Professional darkroom photographer Simon Riddell is a man on a mission as he explores topics of mental health and human cognition through Victorian wet plate photography. To do this, he is now aiming to build a darkroom mobile via GoFundMe to allow himself to travel and shoot more high-quality plates of enigmatic portraiture. Learn more about the artist through this interview.
Hey Simon! Firstly. How are things with you so far?
Primarily I’m busy with the MentalCollodion Project, which I’m feeling really positive about and it’s taking up a lot of time and energy at the moment. I’ve also been working on filming a docu-series at Inchindown, (the underground WWII once top-secret oil storage facility), it’s a separate project to my previous documentary shot with David Allen at the facility, called One Shot: Inchindown.
Throughout COVID-19 I kept working which has been a bit daunting and has impacted my mental health a fair bit. I’m diabetic and have a susceptible immune system, so I’ve had to navigate the various risks and keep the money coming in, it’s not been easy. Lockdown was really difficult for me personally and I lost a long-term relationship, which knocked me for six.
Other than that, it’s just been full-on in the darkroom with collodion.
When did you start getting interested in more historical photographic and printing processes?
It’s been a transitional process for me. I started shooting film about four and a half years ago on my dad’s Canon AE1 SLR, and things just snowballed from there. I started to get seriously into wet plate about six months ago and haven’t really done much since.
For me, the more challenging the photography, the more I become immersed in it, and I very quickly graduated from 35mm to Medium Format and then to Large Format. From there I moved onto 8”x10” paper negs, mainly because of the cost of film at that size. Around a year ago I was helping a best mate and photographer Keith Moss to convert a van into a mobile darkroom and he sparked my interest in wet plate.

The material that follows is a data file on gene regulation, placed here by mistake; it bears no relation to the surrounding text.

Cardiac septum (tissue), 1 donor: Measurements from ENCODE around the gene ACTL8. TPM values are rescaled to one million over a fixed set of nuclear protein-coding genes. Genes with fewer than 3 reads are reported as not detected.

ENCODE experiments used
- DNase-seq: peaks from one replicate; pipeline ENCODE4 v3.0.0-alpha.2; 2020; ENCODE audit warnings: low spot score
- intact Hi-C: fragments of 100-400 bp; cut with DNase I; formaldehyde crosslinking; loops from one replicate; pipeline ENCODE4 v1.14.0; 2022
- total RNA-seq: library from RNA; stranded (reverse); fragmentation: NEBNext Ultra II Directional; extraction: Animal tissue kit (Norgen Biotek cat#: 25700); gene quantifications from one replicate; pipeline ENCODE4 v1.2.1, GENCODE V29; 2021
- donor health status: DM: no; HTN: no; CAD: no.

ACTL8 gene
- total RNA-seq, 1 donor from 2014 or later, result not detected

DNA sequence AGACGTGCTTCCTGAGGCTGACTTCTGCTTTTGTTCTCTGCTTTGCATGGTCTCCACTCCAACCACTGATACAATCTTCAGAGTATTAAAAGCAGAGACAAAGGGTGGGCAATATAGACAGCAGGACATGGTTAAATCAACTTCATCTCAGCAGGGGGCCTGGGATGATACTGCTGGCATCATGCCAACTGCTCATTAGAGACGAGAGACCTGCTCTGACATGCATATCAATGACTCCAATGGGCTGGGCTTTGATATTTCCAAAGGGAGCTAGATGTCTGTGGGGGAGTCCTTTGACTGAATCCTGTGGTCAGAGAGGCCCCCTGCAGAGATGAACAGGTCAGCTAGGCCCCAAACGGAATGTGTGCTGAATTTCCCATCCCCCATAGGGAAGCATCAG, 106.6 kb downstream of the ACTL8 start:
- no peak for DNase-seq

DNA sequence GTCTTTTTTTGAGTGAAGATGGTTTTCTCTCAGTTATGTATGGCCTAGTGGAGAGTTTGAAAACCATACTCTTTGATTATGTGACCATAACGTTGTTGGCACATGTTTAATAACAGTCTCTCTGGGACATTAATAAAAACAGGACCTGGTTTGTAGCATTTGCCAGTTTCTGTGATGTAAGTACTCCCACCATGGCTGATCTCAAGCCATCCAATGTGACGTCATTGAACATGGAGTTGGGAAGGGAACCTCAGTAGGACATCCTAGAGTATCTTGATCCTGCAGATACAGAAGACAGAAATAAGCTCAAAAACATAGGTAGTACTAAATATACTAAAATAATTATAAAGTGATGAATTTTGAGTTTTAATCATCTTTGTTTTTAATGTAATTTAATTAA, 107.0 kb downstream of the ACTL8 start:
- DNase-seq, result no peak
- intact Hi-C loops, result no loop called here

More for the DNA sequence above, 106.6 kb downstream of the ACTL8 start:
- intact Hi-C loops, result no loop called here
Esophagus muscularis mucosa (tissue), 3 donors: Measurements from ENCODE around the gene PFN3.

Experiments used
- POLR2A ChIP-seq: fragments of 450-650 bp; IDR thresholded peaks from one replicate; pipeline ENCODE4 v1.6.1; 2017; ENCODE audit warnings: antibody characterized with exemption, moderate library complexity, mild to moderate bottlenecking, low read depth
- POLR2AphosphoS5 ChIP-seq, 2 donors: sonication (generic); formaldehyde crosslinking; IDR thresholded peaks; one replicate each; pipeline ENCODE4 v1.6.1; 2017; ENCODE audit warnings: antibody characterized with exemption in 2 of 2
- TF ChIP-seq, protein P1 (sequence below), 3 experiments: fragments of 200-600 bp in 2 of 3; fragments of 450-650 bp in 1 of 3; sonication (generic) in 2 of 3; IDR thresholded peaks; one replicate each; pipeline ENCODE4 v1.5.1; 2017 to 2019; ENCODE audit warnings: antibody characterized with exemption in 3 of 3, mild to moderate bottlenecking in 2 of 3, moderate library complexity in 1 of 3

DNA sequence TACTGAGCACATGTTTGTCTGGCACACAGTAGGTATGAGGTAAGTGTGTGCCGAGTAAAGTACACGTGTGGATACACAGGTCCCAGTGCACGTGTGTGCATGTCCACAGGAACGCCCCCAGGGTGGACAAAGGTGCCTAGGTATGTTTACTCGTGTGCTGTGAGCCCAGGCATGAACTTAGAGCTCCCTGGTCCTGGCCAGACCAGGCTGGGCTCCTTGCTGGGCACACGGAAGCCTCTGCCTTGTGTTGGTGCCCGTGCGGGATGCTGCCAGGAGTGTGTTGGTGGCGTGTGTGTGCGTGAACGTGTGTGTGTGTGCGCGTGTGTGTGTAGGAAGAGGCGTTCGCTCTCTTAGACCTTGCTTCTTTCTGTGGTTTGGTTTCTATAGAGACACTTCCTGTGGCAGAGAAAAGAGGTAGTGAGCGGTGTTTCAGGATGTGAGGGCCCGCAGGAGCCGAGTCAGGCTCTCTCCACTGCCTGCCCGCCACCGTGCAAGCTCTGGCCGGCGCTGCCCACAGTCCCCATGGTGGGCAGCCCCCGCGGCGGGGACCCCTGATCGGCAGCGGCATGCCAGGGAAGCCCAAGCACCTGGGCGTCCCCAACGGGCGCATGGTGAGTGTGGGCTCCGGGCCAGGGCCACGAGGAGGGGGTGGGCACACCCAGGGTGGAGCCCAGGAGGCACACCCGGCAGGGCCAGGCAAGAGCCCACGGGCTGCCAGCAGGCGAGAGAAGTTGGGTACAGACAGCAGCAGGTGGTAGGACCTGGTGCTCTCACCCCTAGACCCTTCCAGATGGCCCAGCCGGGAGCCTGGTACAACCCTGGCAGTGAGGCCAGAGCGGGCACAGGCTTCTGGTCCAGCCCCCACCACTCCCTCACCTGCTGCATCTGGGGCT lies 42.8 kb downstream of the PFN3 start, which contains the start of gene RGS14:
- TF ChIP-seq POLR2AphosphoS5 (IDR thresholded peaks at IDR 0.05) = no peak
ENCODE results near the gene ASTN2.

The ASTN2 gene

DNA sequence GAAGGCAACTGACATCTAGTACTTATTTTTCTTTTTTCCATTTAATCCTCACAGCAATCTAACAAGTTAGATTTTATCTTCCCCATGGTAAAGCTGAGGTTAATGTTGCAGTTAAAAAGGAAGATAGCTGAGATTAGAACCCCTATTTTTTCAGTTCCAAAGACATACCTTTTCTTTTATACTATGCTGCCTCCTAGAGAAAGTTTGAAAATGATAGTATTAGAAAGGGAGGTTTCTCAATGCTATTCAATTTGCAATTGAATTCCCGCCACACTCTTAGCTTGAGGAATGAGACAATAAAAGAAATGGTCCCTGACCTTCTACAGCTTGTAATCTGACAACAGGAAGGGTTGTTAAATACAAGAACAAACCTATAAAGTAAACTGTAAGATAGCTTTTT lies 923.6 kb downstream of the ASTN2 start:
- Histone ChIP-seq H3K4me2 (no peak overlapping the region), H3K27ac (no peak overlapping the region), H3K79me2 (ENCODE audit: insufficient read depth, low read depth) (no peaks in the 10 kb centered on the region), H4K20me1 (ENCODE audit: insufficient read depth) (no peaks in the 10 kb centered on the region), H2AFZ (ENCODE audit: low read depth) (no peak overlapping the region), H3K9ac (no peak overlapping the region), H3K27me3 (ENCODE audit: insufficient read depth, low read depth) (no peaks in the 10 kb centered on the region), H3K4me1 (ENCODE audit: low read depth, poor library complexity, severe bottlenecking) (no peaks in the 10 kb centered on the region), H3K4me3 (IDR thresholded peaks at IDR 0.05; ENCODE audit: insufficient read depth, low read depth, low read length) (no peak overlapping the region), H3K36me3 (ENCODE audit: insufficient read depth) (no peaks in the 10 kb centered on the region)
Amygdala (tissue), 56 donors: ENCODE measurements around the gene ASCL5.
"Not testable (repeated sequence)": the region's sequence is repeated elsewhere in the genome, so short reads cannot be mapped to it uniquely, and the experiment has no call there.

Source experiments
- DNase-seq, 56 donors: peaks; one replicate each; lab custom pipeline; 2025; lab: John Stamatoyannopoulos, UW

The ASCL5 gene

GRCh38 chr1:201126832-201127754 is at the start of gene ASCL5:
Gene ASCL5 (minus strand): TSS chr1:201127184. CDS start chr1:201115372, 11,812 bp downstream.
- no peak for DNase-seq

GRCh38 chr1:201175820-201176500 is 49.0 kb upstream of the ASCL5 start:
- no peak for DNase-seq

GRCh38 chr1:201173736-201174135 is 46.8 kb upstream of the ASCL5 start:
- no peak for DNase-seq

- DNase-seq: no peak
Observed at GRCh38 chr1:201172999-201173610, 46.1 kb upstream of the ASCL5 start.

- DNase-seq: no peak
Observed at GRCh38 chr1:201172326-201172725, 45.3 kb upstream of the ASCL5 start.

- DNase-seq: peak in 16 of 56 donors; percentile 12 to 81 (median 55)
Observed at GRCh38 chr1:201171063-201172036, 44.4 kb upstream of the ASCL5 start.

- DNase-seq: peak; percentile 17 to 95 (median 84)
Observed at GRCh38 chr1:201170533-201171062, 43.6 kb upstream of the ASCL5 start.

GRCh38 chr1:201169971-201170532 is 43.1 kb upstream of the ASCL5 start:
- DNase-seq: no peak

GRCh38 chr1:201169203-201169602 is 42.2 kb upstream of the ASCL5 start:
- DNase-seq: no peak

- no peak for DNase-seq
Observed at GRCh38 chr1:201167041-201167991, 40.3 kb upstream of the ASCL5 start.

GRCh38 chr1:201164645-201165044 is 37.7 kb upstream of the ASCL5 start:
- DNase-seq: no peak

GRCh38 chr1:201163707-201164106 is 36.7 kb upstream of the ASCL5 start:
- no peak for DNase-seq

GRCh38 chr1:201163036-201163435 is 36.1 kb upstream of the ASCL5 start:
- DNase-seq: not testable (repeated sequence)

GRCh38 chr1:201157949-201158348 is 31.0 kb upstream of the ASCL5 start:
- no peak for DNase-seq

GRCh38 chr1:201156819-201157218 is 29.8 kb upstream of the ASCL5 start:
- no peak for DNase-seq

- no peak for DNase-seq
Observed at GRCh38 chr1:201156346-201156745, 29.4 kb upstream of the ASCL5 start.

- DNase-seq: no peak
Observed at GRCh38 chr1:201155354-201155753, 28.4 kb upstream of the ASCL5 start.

We shot an ambrotype (glass negative) of my son, Isaac, in a forest. The exposure was around 16 seconds with the lens stopped down on an overcast day, and the resulting image just blew me away. I immediately started down the collodion rabbit hole, researching the process, converting my large format camera, and investing in the chemicals, which is itself a major commitment. It’s a crazy learning curve and I made a lot of mistakes (still do) but for me, that’s a major part of the attraction, the harder the better. Once you nail it you can start to bring your creativity into play.
For people who don’t know about my One-Shot: Inchindown project, it was one of the hardest things I have ever done in photography. Working with large format film in total darkness in a vast underground oil tank, we produced a 127cm fiber print. It was a uniquely challenging environment using technology that is dependent on light, but I was drawn to it specifically because of these challenges. It adds to a sense of achievement and I don’t connect with the subject in quite the same way when using digital. Digital isn’t where it’s at with me, and I enjoy the other creative aspects demanded of the process, such as building cameras and finding ways to use antique lenses. I like how with a wet plate you really have no choice but to embrace the experimental side of things.
Wet plate requires patience and is wildly inconvenient when compared to digital and other analogue formats, I was actually afraid that shooting film wouldn’t be enough for me after collodion. You can’t easily meter for the light and have to rely on experience and instinct in a way that appeals to me. It is also unrivaled in terms of quality and resolution. I’m very committed to shooting the old-school ways in the modern world.
We are extremely intrigued by the plates you made, particularly the expressions of your self-portraits. Share to us - what sparked and propelled the MentalCollodion project?
This is the big question – there’s a lot of stuff in there. There’s obviously the personal journey, past experiences, living with PTSD, and the desire to capture 10 second’s worth of my life and the states of mind that I’ve been in, and had to deal with.